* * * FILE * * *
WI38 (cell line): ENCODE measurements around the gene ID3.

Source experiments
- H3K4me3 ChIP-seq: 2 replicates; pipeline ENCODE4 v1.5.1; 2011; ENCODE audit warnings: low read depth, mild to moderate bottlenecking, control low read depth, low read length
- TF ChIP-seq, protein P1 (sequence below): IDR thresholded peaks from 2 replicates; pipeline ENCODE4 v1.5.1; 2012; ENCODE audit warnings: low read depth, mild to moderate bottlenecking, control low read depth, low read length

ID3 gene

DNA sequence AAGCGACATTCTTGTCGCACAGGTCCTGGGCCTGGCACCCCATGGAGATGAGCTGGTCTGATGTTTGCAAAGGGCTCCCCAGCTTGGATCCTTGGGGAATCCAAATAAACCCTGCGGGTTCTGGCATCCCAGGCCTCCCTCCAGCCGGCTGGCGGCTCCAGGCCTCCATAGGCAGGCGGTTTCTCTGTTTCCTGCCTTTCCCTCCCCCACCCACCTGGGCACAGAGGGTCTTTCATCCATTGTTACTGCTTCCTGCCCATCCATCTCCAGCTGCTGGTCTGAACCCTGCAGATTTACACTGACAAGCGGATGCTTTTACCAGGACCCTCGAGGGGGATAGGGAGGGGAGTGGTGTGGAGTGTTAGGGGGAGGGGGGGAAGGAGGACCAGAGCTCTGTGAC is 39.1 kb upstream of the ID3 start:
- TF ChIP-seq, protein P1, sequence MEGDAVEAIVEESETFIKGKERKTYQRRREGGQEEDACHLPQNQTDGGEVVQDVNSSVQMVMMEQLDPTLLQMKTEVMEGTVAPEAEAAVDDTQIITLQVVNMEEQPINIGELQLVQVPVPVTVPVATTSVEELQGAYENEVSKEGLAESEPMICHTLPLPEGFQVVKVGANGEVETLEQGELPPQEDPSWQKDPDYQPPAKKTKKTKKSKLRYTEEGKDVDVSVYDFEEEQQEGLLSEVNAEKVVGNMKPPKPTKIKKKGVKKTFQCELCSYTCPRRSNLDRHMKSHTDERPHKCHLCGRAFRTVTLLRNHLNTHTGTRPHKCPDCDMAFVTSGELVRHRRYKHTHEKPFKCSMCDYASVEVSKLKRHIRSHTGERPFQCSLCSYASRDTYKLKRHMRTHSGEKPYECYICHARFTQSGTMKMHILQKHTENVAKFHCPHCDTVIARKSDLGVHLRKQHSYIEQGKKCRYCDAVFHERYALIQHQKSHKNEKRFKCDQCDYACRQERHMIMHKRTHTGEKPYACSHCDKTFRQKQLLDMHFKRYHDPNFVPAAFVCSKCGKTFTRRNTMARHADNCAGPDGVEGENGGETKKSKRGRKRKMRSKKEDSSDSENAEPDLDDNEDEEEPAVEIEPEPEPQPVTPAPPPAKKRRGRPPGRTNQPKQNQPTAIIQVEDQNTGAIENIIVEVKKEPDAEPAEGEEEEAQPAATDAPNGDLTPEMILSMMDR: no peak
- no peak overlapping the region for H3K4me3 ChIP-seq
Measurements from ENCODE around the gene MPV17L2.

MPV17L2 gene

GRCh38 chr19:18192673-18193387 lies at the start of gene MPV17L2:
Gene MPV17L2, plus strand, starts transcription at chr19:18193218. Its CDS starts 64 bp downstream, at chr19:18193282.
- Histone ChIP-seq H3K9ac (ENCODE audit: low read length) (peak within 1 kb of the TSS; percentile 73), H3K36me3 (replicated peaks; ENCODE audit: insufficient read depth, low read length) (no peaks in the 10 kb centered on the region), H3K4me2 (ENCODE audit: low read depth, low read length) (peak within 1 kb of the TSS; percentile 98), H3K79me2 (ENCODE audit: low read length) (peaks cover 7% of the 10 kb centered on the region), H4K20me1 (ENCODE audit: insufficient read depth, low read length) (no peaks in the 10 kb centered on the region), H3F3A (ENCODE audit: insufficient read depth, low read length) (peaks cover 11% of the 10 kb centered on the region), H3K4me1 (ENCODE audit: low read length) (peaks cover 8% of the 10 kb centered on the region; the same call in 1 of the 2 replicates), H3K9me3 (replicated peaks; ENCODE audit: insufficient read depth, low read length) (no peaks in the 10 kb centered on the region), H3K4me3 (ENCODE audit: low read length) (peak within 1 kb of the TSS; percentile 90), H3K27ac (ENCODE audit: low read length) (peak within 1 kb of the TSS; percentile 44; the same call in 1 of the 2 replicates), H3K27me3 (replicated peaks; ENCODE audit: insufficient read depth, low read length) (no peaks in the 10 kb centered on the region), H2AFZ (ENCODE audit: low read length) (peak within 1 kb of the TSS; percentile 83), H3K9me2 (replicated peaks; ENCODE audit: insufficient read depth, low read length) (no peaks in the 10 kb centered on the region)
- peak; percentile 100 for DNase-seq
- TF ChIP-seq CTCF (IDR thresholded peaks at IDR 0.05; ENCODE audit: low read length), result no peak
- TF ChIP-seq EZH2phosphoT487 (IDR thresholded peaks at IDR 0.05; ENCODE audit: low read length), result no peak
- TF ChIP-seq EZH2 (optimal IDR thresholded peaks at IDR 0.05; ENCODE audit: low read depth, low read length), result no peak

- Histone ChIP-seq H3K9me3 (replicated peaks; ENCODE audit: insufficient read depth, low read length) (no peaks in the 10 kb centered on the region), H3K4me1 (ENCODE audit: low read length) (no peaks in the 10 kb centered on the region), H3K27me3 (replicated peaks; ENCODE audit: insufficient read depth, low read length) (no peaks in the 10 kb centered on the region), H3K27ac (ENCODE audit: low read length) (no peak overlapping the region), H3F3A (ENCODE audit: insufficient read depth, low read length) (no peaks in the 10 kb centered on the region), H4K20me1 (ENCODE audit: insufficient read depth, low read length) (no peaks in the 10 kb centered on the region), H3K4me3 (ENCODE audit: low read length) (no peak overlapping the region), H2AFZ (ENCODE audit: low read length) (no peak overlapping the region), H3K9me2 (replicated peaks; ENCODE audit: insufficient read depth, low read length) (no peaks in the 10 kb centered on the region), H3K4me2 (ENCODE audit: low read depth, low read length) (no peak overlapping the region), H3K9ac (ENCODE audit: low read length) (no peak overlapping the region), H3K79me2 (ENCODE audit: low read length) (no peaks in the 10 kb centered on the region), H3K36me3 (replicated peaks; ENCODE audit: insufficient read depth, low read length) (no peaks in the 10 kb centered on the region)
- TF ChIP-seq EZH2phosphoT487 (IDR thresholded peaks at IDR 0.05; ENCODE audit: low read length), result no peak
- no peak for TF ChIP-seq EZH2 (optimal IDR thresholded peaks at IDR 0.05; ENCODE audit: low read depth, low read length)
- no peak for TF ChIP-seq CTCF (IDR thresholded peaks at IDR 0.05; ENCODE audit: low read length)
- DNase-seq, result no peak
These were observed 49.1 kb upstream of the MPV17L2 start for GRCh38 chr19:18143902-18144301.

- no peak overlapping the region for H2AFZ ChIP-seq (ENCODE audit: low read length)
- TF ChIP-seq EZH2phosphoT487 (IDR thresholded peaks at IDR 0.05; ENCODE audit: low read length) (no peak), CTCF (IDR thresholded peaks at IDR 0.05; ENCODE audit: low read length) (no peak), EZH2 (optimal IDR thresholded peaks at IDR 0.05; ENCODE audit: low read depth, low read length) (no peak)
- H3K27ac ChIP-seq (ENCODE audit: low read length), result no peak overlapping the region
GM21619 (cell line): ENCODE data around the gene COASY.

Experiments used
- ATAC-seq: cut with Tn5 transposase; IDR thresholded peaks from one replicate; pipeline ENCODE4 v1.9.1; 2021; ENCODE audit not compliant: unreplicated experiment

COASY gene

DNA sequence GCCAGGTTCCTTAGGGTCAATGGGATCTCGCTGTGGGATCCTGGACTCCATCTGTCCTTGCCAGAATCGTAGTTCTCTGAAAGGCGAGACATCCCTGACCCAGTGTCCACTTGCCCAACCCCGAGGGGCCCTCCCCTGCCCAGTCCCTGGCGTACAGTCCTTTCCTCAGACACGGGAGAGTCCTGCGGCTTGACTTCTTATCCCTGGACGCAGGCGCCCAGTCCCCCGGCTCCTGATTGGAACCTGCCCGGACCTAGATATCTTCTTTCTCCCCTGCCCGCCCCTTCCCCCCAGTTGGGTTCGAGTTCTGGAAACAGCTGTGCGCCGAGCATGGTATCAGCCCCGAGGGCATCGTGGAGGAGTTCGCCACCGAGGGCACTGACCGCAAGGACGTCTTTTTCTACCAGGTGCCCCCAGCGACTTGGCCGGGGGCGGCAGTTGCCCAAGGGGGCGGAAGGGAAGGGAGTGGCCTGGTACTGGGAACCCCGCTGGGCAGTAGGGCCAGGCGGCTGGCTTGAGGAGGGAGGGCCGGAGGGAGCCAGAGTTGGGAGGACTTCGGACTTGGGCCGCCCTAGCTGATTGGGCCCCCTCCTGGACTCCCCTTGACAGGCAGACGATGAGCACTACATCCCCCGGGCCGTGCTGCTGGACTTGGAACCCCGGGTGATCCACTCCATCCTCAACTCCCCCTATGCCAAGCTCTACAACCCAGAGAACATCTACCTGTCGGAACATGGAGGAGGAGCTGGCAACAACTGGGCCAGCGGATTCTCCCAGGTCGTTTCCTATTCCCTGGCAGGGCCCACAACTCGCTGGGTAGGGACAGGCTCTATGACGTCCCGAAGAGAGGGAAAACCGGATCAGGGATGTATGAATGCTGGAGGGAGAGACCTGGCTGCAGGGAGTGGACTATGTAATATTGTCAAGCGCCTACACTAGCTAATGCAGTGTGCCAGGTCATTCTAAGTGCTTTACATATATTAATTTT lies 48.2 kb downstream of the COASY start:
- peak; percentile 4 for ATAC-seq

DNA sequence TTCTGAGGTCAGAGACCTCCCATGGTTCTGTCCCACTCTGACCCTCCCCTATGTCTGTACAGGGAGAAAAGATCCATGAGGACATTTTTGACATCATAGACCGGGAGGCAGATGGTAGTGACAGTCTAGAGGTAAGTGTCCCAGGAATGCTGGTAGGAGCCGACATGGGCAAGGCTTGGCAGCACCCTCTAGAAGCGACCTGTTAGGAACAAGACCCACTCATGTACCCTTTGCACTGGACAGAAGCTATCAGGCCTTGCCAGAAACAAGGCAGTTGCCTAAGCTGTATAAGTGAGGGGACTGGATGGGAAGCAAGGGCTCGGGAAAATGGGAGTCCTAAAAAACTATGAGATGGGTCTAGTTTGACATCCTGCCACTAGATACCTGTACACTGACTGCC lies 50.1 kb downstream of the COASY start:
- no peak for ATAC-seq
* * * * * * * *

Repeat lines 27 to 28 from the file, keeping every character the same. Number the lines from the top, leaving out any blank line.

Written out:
GM21619 (cell line): ENCODE data around the gene COASY.

Experiments used